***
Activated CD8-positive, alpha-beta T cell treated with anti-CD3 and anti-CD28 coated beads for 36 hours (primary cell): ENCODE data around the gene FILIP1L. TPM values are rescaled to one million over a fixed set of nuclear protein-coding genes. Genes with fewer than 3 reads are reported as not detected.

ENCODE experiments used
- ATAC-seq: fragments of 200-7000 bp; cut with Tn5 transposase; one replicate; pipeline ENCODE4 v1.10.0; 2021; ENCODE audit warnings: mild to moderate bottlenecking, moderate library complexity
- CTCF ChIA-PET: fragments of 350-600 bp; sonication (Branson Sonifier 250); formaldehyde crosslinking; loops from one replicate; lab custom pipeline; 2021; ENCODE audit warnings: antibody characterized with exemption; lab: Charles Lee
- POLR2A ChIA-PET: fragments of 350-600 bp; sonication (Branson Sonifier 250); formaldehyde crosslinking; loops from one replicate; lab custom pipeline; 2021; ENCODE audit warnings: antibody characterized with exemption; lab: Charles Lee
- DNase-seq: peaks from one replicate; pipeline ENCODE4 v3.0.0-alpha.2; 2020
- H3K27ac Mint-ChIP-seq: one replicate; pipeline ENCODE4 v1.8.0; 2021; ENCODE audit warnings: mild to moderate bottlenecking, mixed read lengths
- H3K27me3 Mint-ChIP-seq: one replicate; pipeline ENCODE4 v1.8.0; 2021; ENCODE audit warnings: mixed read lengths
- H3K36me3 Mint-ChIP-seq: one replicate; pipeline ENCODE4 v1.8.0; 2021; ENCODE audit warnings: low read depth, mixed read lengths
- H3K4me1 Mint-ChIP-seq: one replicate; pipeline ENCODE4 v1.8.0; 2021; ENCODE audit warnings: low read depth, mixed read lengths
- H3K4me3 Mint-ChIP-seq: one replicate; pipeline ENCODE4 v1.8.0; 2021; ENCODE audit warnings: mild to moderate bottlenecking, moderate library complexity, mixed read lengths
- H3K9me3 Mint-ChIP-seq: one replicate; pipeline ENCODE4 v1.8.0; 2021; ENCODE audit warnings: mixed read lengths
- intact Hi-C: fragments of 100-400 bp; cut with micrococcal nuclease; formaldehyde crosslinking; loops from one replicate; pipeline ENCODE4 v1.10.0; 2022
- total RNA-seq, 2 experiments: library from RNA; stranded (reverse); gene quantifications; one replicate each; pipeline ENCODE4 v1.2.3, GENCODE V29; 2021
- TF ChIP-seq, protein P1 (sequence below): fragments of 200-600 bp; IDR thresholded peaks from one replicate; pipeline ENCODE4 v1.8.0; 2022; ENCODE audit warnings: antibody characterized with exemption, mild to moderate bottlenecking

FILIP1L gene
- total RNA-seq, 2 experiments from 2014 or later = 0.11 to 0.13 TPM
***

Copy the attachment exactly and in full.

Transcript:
Activated CD8-positive, alpha-beta T cell treated with anti-CD3 and anti-CD28 coated beads for 36 hours (primary cell): ENCODE data around the gene FILIP1L. TPM values are rescaled to one million over a fixed set of nuclear protein-coding genes. Genes with fewer than 3 reads are reported as not detected.

ENCODE experiments used
- ATAC-seq: fragments of 200-7000 bp; cut with Tn5 transposase; one replicate; pipeline ENCODE4 v1.10.0; 2021; ENCODE audit warnings: mild to moderate bottlenecking, moderate library complexity
- CTCF ChIA-PET: fragments of 350-600 bp; sonication (Branson Sonifier 250); formaldehyde crosslinking; loops from one replicate; lab custom pipeline; 2021; ENCODE audit warnings: antibody characterized with exemption; lab: Charles Lee
- POLR2A ChIA-PET: fragments of 350-600 bp; sonication (Branson Sonifier 250); formaldehyde crosslinking; loops from one replicate; lab custom pipeline; 2021; ENCODE audit warnings: antibody characterized with exemption; lab: Charles Lee
- DNase-seq: peaks from one replicate; pipeline ENCODE4 v3.0.0-alpha.2; 2020
- H3K27ac Mint-ChIP-seq: one replicate; pipeline ENCODE4 v1.8.0; 2021; ENCODE audit warnings: mild to moderate bottlenecking, mixed read lengths
- H3K27me3 Mint-ChIP-seq: one replicate; pipeline ENCODE4 v1.8.0; 2021; ENCODE audit warnings: mixed read lengths
- H3K36me3 Mint-ChIP-seq: one replicate; pipeline ENCODE4 v1.8.0; 2021; ENCODE audit warnings: low read depth, mixed read lengths
- H3K4me1 Mint-ChIP-seq: one replicate; pipeline ENCODE4 v1.8.0; 2021; ENCODE audit warnings: low read depth, mixed read lengths
- H3K4me3 Mint-ChIP-seq: one replicate; pipeline ENCODE4 v1.8.0; 2021; ENCODE audit warnings: mild to moderate bottlenecking, moderate library complexity, mixed read lengths
- H3K9me3 Mint-ChIP-seq: one replicate; pipeline ENCODE4 v1.8.0; 2021; ENCODE audit warnings: mixed read lengths
- intact Hi-C: fragments of 100-400 bp; cut with micrococcal nuclease; formaldehyde crosslinking; loops from one replicate; pipeline ENCODE4 v1.10.0; 2022
- total RNA-seq, 2 experiments: library from RNA; stranded (reverse); gene quantifications; one replicate each; pipeline ENCODE4 v1.2.3, GENCODE V29; 2021
- TF ChIP-seq, protein P1 (sequence below): fragments of 200-600 bp; IDR thresholded peaks from one replicate; pipeline ENCODE4 v1.8.0; 2022; ENCODE audit warnings: antibody characterized with exemption, mild to moderate bottlenecking

FILIP1L gene
- total RNA-seq, 2 experiments from 2014 or later = 0.11 to 0.13 TPM